Mueller Tells Panel His Report Does Not Exonerate Trump

Former special counsel Robert Mueller testifies before the House Judiciary Committee hearing on his report on Russian election interference, on Capitol Hill, in Washington, Wednesday, July 24, 2019. (AP Photo/Andrew Harnik)
AP Photo/Andrew Harnik

Former Special Counsel Robert Mueller told members of the House Judiciary Committee on Wednesday his report did not exonerate President Trump, despite the fact there is no evidence the Trump campaign conspired with the Russian government.

Judiciary Chairman Jerry Nadler (D-NY) focused on the “obstruction” claims, which Democrats have been eagerly pursuing, and asked Mueller if his report exonerated the president.

“You wrote, ‘If we had confidence after a thorough investigation of the facts that the president clearly did not commit obstruction of justice, we would so state. Based on the facts and the applicable legal standards, however, we are unable to reach that judgment,'” Nadler said.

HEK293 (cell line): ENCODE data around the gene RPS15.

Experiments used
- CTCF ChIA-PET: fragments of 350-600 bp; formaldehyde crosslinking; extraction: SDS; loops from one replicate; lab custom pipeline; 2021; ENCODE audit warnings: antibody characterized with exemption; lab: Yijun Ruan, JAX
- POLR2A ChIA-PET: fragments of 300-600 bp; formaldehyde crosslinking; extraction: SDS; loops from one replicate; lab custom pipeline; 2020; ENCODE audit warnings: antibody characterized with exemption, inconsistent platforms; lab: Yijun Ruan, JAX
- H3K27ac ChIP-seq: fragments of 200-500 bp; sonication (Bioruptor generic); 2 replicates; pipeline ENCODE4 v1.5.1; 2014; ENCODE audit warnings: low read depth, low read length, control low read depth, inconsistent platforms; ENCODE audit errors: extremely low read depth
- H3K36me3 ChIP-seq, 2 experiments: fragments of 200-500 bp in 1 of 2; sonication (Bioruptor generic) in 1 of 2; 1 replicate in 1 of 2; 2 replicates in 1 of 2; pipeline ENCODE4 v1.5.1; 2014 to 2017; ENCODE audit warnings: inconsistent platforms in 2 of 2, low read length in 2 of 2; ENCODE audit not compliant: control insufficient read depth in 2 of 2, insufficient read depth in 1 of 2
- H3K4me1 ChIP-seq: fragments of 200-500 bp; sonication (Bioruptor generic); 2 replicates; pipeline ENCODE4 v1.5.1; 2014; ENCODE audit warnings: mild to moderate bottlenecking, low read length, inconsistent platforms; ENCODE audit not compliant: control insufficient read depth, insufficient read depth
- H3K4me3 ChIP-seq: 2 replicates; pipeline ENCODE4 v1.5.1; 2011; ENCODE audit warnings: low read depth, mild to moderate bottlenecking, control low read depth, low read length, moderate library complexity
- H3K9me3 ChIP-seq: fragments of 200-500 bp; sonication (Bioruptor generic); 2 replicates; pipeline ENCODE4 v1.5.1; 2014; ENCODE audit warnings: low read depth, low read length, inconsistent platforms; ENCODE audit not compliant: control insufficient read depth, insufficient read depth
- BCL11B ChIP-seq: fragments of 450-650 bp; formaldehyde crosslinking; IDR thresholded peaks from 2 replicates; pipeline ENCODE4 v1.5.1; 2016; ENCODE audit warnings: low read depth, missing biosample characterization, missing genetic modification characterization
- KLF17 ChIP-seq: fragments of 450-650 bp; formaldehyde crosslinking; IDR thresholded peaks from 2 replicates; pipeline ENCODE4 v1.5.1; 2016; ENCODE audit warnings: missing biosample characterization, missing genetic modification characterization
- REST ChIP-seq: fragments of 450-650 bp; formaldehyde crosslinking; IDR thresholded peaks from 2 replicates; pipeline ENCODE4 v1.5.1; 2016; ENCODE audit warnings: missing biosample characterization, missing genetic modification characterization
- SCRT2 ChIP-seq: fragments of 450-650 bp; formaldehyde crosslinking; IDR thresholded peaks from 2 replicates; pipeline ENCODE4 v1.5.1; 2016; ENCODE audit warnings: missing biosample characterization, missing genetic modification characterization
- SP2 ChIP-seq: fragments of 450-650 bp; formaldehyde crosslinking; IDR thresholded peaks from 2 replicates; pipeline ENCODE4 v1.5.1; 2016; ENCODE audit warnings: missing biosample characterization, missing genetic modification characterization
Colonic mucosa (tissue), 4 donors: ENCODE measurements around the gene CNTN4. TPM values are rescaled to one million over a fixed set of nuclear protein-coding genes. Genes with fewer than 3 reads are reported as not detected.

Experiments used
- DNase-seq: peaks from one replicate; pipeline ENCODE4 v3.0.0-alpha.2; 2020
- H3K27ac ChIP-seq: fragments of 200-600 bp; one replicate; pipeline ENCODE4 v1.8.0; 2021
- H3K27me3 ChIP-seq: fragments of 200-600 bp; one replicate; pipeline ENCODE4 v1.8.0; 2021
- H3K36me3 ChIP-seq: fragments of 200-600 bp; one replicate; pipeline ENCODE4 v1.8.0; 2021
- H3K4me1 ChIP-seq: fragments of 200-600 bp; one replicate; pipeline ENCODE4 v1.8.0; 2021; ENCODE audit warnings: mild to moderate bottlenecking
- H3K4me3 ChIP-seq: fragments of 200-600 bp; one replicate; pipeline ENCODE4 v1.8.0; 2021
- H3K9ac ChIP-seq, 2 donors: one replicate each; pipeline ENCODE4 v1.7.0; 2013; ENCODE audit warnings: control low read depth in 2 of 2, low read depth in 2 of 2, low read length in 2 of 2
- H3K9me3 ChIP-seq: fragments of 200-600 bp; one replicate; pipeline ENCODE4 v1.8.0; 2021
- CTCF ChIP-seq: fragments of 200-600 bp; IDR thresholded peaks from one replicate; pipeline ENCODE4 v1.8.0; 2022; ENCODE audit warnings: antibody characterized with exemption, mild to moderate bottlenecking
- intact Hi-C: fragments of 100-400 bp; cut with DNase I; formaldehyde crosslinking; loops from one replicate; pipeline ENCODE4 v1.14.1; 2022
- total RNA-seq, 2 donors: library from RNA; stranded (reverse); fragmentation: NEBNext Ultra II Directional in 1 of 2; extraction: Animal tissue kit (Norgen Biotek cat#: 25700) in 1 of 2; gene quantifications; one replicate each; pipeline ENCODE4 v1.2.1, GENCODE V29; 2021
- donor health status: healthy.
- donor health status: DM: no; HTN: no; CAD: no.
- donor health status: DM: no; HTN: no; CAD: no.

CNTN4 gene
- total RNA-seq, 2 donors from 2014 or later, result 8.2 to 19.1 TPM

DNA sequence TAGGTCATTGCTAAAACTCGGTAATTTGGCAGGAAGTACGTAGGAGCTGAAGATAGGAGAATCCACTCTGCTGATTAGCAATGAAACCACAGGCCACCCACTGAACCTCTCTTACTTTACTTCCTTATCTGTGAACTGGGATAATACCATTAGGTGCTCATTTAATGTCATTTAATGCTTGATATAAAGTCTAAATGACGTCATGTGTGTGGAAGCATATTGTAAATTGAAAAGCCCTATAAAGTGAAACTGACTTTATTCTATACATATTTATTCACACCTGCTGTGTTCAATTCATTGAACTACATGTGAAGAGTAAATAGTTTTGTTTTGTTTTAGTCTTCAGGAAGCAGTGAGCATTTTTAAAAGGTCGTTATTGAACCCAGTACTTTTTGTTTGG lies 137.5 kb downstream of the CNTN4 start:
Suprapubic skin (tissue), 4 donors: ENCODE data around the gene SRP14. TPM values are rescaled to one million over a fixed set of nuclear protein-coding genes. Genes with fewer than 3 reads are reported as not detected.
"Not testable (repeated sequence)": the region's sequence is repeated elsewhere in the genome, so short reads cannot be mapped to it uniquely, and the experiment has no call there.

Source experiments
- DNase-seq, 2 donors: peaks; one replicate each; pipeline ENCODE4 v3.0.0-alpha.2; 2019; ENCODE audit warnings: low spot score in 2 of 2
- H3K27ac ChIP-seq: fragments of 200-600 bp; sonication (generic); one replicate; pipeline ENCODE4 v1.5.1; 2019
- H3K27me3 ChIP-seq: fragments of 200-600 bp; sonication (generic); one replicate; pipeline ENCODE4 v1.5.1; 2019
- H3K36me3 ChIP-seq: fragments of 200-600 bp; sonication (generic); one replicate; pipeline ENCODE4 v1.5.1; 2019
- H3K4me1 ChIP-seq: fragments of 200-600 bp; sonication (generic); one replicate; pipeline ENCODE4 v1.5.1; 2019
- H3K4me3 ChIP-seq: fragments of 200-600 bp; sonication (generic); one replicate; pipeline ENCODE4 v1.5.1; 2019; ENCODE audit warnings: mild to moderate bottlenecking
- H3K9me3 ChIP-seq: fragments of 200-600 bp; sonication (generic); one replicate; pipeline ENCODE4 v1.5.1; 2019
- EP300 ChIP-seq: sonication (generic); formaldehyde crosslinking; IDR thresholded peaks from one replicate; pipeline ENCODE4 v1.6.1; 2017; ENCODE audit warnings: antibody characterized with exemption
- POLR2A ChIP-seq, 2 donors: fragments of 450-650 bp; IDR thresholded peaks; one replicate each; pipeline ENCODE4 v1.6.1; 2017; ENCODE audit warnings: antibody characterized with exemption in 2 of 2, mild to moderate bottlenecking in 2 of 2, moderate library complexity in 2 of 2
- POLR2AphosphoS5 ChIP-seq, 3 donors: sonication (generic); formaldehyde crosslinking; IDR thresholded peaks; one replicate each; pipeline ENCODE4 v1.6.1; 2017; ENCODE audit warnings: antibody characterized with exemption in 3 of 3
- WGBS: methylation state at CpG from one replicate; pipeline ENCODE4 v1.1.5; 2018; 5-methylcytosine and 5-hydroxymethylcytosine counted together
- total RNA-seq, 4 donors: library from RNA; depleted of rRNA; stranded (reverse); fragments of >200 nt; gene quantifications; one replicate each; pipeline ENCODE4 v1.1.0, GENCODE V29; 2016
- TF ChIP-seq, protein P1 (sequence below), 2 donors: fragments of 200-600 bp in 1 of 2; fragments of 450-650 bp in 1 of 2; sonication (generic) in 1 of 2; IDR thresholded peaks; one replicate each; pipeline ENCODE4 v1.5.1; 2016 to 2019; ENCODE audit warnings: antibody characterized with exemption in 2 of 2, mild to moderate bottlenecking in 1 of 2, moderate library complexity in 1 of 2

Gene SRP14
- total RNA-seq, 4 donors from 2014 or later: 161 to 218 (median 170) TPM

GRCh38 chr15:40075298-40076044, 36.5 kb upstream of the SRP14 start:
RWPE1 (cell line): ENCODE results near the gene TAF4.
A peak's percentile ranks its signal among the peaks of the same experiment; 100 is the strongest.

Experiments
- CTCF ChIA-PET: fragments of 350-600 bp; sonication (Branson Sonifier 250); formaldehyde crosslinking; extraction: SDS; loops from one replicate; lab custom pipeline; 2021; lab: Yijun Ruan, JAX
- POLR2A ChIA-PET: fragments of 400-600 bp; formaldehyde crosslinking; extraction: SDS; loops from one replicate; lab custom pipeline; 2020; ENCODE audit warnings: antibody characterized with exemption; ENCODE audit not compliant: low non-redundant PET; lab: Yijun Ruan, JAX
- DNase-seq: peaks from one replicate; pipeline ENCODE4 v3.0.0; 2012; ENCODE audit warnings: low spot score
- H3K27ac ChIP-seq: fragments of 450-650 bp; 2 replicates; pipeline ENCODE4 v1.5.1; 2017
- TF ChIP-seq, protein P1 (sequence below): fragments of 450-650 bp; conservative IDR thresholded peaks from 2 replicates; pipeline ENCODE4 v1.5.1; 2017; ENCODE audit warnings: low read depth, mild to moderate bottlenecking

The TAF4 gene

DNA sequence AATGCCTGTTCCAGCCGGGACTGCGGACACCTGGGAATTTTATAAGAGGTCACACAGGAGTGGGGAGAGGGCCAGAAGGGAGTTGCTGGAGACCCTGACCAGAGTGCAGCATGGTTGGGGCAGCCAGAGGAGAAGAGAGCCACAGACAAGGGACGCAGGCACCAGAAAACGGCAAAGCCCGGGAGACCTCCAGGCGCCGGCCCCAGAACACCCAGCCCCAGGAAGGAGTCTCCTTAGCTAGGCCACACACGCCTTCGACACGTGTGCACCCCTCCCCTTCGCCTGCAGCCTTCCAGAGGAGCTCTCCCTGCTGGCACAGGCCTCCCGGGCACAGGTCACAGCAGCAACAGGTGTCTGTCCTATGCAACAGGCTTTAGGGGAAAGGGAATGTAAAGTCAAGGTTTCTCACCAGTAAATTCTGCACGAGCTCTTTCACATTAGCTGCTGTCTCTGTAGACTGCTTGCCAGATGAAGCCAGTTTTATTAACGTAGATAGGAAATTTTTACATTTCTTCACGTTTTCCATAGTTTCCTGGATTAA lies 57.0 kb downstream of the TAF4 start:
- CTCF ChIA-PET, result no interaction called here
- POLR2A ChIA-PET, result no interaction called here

“So the report did not conclude that he did not commit obstruction of justice. Is that correct?” Nadler asked.

“And that is correct,” Mueller stated.

“What about total exoneration. Did you actually totally exonerate the president?” Nadler continued.

“No,” Mueller said.

“Your report states that it does not exonerate the president,” Nadler added.

“It does,” Mueller replied.

Despite Mueller’s pledge to stick to his report, Rep. Doug Collins (R-GA) caught him in a contradiction following Nadler’s line of questioning. During his opening statement, Mueller stated: “We did not address collusion, which is not a legal term. Rather, we focused on whether the evidence was sufficient to charge any member of the campaign with taking part in a criminal conspiracy, and it was not.”

Collins asked Mueller if collusion and conspiracy were “essentially synonymous terms, ” and Mueller said no. However, as Collins pointed out, the report states: “As defined in legal dictionaries, collusion is largely synonymous with conspiracy as that crime is set forth in a general federal conspiracy statute 18 U.S. Code § 371.”

After a brief back and forth, Collins asked if Mueller would change his answer to a yes.

“No, no. If you look at the language–” Mueller began before Collins cut him off.

“I’m reading your report sir,” Collins said. “It’s a yes or no answer.”

“I leave it with the report,” Mueller stated.

“The report says yes. They are synonymous. Hopefully –  finally – out of your own report we can put to bed the collusion and conspiracy,” Collins said.


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